B) I wasn’t making up a new word for a concept that most people already know by a different name, which I think will send you to at least the first layer of Discourse Hell on its own.
I’ve met at least one person in the community who said they knew and thought about this post a lot, well before they’d met me, which was cool.
I think this website doesn’t recognize the value of bad hand-drawn graphics for communicating abstract concepts (except for Garrabrant and assorted other AI safety people, whose posts are too technical for me to read but who I support wholly.) I’m guessing that the graphics helped this piece, or at least got more people to look at it.
I do wish I’d included more examples of spaghetti towers, but I knew that before posting it, and this was an instance of “getting something out is better than making it perfect.”
I’ve planned on doing followups in the same sort of abstract style as this piece, like methods I’ve run into for getting around spaghetti towers. (Modularization, swailing, documentation.) I hopefully will do that some day. If anyone wants to help brainstorm examples, hit me up and I may or may not get back to you.
Hi, I’m pleased to see that this has been nominated and has made a lasting impact.
Do I have any updates? I think it aged well. I’m not making any particular specific claims here, but I still endorse this and think it’s an important concept.
I’ve done very little further thinking on this. I was quietly hoping that others might pick up the mantle and write more on strategies for caring less, as well as cases where this should be argued. I haven’t seen this, but I’d love to see more of it.
I’ve referred to it myself when talking about values that I think people are over-invested in (see https://eukaryotewritesblog.com/2018/05/27/biodiversity-for-heretics/), but not extensively.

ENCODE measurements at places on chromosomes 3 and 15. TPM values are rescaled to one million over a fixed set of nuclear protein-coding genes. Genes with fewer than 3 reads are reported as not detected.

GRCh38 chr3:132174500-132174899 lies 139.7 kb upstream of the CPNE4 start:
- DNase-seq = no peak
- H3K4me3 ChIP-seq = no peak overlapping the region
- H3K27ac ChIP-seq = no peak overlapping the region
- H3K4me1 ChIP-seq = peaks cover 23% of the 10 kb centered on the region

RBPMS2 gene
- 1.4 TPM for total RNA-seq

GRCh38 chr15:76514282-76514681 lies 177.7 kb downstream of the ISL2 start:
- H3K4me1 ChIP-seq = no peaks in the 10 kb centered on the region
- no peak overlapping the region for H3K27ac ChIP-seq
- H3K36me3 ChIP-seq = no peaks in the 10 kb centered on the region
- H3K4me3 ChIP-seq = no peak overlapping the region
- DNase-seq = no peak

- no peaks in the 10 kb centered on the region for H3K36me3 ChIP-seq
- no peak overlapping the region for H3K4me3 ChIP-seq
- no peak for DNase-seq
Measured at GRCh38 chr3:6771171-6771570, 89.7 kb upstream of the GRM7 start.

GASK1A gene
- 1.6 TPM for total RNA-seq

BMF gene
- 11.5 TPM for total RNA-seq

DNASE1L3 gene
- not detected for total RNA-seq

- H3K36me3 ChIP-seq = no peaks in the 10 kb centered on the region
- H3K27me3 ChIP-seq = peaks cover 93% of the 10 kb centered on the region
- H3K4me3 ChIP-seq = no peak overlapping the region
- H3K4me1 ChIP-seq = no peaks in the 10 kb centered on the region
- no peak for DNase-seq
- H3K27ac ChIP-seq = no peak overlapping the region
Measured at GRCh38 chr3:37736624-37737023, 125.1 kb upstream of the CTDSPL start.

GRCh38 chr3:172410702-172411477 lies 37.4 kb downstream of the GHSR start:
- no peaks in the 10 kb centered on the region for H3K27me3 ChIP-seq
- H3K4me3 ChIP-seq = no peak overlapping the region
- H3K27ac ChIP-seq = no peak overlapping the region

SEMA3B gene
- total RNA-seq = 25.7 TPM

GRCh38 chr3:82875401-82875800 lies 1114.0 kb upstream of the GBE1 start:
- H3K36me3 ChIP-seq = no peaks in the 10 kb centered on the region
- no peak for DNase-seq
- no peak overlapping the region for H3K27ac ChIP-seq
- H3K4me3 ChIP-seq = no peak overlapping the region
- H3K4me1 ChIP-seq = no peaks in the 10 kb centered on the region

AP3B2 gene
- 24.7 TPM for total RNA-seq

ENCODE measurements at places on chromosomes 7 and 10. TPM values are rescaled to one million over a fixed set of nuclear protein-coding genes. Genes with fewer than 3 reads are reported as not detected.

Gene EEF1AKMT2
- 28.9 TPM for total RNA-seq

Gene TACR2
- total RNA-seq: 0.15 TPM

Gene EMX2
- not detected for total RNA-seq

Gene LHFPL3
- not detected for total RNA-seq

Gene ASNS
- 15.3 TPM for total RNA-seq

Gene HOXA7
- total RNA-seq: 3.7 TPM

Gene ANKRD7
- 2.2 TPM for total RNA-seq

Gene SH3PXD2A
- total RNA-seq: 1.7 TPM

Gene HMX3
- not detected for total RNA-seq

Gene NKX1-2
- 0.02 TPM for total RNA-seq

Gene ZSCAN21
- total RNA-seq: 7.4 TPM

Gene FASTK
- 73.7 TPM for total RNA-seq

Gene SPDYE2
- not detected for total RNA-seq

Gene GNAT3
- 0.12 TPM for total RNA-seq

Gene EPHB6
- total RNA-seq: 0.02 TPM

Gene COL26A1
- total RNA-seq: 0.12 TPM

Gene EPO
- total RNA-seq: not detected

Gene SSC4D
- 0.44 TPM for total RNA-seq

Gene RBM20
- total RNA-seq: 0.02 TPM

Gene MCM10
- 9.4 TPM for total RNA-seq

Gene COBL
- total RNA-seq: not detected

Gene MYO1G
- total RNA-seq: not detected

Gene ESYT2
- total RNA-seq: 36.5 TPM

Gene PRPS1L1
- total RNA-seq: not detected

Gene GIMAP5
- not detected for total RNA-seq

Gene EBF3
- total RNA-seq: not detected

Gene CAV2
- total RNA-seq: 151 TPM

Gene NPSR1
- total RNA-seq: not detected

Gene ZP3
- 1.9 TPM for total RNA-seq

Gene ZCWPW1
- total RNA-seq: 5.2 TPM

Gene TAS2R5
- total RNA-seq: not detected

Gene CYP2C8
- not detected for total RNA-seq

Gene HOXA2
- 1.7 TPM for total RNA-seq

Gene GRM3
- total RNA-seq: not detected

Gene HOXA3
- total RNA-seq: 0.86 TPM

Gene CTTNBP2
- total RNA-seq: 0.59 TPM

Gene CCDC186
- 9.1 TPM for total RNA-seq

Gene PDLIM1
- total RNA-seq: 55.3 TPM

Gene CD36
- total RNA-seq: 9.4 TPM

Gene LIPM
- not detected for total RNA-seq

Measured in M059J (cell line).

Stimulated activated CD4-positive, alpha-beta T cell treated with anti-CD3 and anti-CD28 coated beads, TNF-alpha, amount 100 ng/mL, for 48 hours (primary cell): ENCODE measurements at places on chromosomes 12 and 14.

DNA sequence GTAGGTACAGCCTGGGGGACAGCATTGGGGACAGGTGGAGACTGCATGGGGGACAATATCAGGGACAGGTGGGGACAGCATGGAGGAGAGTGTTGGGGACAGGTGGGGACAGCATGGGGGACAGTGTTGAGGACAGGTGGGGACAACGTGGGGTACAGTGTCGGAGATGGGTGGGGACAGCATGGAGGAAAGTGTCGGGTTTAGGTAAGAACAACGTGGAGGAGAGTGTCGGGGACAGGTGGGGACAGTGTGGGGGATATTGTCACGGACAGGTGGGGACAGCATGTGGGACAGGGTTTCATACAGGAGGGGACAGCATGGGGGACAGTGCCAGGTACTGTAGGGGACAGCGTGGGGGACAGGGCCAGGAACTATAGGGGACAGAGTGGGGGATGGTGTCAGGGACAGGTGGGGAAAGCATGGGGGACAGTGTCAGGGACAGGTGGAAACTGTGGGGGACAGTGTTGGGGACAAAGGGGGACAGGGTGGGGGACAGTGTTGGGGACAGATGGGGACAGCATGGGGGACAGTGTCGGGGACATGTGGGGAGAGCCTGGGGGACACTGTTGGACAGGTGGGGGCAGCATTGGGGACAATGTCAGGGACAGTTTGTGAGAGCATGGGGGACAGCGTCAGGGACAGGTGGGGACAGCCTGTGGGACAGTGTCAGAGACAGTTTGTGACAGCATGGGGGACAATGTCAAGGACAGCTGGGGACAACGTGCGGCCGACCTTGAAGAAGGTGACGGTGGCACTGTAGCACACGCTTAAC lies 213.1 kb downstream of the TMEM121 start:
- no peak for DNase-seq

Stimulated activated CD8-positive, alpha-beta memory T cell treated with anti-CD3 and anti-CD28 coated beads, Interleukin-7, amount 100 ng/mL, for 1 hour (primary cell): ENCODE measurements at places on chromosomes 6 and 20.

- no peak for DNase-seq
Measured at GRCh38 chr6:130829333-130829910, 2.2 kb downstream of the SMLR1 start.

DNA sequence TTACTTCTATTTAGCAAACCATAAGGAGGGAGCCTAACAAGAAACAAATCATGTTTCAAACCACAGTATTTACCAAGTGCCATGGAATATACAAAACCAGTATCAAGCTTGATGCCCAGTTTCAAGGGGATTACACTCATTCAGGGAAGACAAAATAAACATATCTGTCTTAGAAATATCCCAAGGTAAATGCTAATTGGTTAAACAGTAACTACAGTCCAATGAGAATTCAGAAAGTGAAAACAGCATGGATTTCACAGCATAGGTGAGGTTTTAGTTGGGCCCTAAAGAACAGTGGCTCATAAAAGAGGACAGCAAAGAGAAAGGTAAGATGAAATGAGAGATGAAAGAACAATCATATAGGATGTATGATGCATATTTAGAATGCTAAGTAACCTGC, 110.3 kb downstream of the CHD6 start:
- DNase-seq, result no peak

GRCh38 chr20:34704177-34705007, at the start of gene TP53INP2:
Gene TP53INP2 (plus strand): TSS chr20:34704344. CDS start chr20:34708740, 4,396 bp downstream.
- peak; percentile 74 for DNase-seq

Finally, while I’m generally pleased with this post’s reception, I think nobody appreciated my “why couldn’t we care less” joke enough.
Yeah! I like getting positive feedback on my work, especially in a rather intimidating forum like here. Anything more specific than “good post” or whatever is better, but even that is more emotionally rewarding than seeing digits in the vote box change.
I don’t like taking complicated variable-probability-based bets. I like “bet you a dollar” or “bet you a drink”. I don’t like “I’ll sell you a $20 bid at 70% odds” or whatever. This is because:
A) I don’t really understand the betting payoffs. I do think I have a good internal sense of probabilities, and am well-calibrated. That said, the payoffs are often confusing, and I don’t have an internal sense linking “I get 35 dollars if you’re right and you give me 10 dollars if I’m not” or whatever, to those probabilities. It seems like a sensible policy that if you’re not sure how the structure of a bet works, you shouldn’t take it. (Especially if someone else is proposing it.)
B) It’s obfuscating the fact that different people value money differently. I’m poorer than most software engineers. Obviously two people are likely to be affected differently by a straightforward $5 bet, but the point of betting is kind of to tie your belief to palpable rewards, and varying amounts of money muddy the waters more.
(Some people do bets like this where you are betting on really small amounts, like 70 cents to another person’s 30 cents or whatever. This seems silly to me because the whole point of betting with money is to be trading real value, and the value of the time you spend figuring this out is already not worth collecting on.)
C) Also, I’m kind of risk averse and like bets where I’m surer about the outcome and what’s going on. This is especially defensible if you’re less financially sound than your betting partner and it’s not just enough to come out ahead statistically, you need to come out ahead in real life.
This doesn’t seem entirely virtuous, but these are my reasons and I think they’re reasonable. If I ever get into prediction markets or stock trading, I’ll probably have to learn the skills here, but for now, I’ll take simple monetary bets but not weird ones.